Sitting is the new lookout thanks to the toilet seat device
Rochester, NY-based healthcare technology company Casana is investigating what could be the ultimate in passive monitoring technology, a toilet seat that collects health data and vital signs. The company’s “The Heart Seat” is a connected device that collects heart rate, blood oxygen level (SpO2), ECG, cardiac output and blood pressure while the patient is seated on the chair. toilet seat. The device is intended for prescription and is not yet approved by the FDA.
Currently, the device is being studied in collaboration with the Precision Health Research Center at the University of Florida in villages. The study aims to determine whether the toilet seat results in improved adherence in the elderly compared to traditional home monitoring tools and to solicit feedback from patients and providers. Successful home monitoring could alert a doctor of a health problem before the situation becomes an emergency, and it could help a patient manage chronic illness or even stay on top of general goals like weight management. .
The Heart Seat is Casana’s first product and is the result of research from the Rochester Institute of Technology, called RIT. Researchers at RIT designed the toilet seat to monitor heart patients for signs of early illness and thus reduce hospital readmissions. Casana was renamed to its old name, Heart Health Intelligence, in 2021.
Grip as a baseline
Olivia Lew, Commercial Director of Casana, explained that the company sees grip as the base of a triangle, where other elements are built on that foundation. “We believe the unique form factor of being a toilet seat can help move the needle across the grip front, which provides more reliable data, and then ensures the data is actionable and relevant. “Lew said. “Then the ultimate is that all of these elements together lead to better results. “
Membership can be a stumbling block for remote patient monitoring for a number of reasons, including difficulty using a device and its technology, or not remembering to use the device. . A smartwatch may be left on a dresser, or a home device may require technical knowledge. Age can also be a differentiator; patients 65 and older did not grow up with technology and may find device management intimidating.
“When you ask someone who deals with multi-comorbid conditions to learn a new technology and then actively remember to do their blood pressure test or stand on a scale every day, you may whether they don’t want to do it or have certain challenges in their ability to do it when with the toilet seat all they have to do is go to the toilet, ”said Carla VandeWeerd , PhD, director of the UF Clinical and Translational Science Institute at UF PHRC, who is leading the study. “As long as we are in a 90 second sitting position, we are able to measure vital signs.” The toilet seat contains sensors that can capture data indicating fluid retention due to heart disease and abnormal blood pressure or heart rate.
Passive health surveillance
As part of the ongoing study, The Heart Seat was installed by a technician, replacing a regular toilet seat for the 50 older patients who plan to participate. The toilet seat technology collects data on the vital signs of a targeted patient, which can be distinguished from other household members by biometric data such as weight. With regular monitoring information, a complete picture can be created of a patient’s health, and this data can be monitored for any changes that might warrant concern.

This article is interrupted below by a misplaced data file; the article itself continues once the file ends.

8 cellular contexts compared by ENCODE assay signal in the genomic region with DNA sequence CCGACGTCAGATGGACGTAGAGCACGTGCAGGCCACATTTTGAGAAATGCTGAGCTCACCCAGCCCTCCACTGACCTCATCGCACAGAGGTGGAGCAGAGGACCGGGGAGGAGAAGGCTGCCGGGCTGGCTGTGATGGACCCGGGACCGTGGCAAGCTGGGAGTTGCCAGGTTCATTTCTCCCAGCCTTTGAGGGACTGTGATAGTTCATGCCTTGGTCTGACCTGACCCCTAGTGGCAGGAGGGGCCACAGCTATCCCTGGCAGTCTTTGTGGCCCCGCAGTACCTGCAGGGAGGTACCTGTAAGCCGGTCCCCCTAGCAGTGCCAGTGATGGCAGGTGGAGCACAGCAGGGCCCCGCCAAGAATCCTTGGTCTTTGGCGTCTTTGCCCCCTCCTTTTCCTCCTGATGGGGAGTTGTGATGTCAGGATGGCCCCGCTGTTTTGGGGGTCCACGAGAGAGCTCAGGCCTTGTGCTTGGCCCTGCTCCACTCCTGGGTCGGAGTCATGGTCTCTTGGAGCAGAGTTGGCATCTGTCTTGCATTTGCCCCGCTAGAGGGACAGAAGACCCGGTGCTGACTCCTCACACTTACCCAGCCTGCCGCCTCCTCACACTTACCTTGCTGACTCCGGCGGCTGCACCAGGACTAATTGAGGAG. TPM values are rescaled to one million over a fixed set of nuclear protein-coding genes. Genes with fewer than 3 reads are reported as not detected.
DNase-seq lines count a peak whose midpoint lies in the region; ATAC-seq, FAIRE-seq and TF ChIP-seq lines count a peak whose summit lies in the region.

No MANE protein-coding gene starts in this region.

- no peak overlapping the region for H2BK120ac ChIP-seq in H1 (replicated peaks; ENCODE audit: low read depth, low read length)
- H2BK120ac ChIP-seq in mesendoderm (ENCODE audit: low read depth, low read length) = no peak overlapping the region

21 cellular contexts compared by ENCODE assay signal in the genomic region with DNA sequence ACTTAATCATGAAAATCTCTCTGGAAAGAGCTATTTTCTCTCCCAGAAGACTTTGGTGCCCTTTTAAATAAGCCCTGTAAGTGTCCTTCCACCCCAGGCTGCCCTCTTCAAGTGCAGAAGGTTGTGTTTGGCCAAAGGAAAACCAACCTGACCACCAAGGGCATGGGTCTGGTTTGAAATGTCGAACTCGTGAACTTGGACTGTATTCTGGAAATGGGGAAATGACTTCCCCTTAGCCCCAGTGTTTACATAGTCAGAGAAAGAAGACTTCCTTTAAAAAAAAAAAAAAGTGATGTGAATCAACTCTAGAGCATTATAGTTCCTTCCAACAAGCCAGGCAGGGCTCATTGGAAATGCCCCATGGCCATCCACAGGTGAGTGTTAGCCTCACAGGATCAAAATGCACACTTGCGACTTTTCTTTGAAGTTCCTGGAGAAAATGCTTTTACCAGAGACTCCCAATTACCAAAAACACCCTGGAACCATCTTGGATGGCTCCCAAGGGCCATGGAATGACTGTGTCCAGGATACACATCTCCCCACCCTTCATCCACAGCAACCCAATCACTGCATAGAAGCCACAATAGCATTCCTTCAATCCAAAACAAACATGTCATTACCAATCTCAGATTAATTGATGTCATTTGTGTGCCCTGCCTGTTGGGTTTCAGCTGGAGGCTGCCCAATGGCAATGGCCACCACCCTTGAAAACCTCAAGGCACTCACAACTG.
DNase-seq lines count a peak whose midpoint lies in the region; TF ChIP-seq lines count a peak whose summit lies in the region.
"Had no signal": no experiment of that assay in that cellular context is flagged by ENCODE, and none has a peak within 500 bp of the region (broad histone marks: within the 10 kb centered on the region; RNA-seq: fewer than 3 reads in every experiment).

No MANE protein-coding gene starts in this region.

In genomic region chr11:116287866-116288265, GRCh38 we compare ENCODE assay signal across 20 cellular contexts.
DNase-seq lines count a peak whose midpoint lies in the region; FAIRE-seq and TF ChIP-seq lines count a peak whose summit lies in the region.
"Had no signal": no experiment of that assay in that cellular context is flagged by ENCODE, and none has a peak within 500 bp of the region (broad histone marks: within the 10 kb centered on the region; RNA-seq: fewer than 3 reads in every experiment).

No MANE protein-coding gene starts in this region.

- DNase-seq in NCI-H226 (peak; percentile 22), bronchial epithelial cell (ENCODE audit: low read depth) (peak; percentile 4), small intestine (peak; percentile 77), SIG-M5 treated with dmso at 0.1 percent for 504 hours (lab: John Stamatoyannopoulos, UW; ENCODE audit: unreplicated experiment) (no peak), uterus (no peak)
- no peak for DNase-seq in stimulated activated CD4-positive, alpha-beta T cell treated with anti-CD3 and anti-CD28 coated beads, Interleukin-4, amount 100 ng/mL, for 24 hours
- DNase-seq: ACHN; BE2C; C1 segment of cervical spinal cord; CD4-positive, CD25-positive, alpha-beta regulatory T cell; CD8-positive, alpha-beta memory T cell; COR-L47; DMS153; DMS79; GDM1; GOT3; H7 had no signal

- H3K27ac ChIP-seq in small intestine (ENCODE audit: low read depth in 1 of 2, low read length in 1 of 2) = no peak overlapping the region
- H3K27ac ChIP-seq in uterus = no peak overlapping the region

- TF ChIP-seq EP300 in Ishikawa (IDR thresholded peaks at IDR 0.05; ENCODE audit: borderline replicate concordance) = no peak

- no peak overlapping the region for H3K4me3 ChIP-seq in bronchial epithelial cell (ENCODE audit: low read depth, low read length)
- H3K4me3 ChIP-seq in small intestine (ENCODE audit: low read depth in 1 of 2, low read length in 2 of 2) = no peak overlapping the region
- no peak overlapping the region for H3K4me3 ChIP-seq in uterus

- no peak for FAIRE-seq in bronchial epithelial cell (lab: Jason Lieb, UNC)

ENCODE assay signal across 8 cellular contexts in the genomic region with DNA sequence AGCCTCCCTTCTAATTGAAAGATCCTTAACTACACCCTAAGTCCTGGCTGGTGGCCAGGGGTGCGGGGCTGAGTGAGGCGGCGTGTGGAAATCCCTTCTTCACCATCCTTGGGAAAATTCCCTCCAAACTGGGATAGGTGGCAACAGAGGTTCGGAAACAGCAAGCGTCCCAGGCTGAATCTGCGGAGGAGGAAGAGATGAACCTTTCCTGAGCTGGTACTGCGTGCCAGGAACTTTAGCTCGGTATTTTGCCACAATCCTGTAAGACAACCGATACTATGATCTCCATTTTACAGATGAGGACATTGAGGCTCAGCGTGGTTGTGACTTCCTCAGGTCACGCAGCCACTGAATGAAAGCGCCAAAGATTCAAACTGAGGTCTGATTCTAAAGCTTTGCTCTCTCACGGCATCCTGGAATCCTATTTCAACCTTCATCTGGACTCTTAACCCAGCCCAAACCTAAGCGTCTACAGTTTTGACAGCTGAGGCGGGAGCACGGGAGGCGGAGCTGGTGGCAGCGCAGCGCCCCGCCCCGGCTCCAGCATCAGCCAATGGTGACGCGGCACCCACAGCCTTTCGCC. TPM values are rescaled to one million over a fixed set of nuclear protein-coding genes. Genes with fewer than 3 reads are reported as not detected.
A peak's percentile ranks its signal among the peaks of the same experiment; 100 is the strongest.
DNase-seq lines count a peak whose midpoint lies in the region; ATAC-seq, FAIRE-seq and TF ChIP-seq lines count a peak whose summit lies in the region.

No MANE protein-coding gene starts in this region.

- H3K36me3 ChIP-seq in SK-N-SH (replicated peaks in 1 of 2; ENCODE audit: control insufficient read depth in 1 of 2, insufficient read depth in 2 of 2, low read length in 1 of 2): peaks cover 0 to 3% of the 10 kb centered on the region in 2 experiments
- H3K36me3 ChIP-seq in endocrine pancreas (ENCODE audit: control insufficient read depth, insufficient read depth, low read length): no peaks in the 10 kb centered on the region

In addition, the data reports are personalized. The parameters are defined on an individual basis; During the initial setup of a device, the patient and their physician set thresholds. These can also include alerts for orange level events like slow weight gain or red level events like certain heart rate changes.
“Creating the data according to their preferences and giving people control over their preferences is essential,” explained Lew. “The data stream would be returned to the physician based on thresholds defined by the healthcare team and the patient together.” Thresholds may appear to be completely different from patient to patient. Lew also explained that the patient and caregiver can choose their level of involvement, from receiving reports to not having data at all, leaving the management entirely to the physician. The toilet seat device purposely has no display panel to allow no interaction, Lew said. “A lot of companies offer a universal monitoring device, but a lot of patients don’t want to see their data,” Lew added.
Make sure the data is relevant
Casana is also clear that their goal is not just to collect data, but to provide useful and actionable information to practitioners. “The goal is not to bombard healthcare providers with tons of data information points when they are already dealing with a lot of different things, but to be able to successfully identify the noise. signal, ”VandeWeerd said. “They can be given a summary sheet when the patient comes for her annual appointment: Here is Ms. Jones’ blood pressure tracking and weight over the past month, but not being bombarded with information every minute.”
The current pilot study will include 6 weeks of use of The Heart Seat, followed by an additional 6 weeks with a traditional monitoring device, and will conclude with the collection of responses on ease of use and customer preferences. After this pilot study, and possibly adjusting the design based on feedback, the company will begin to study the effectiveness of the toilet seat.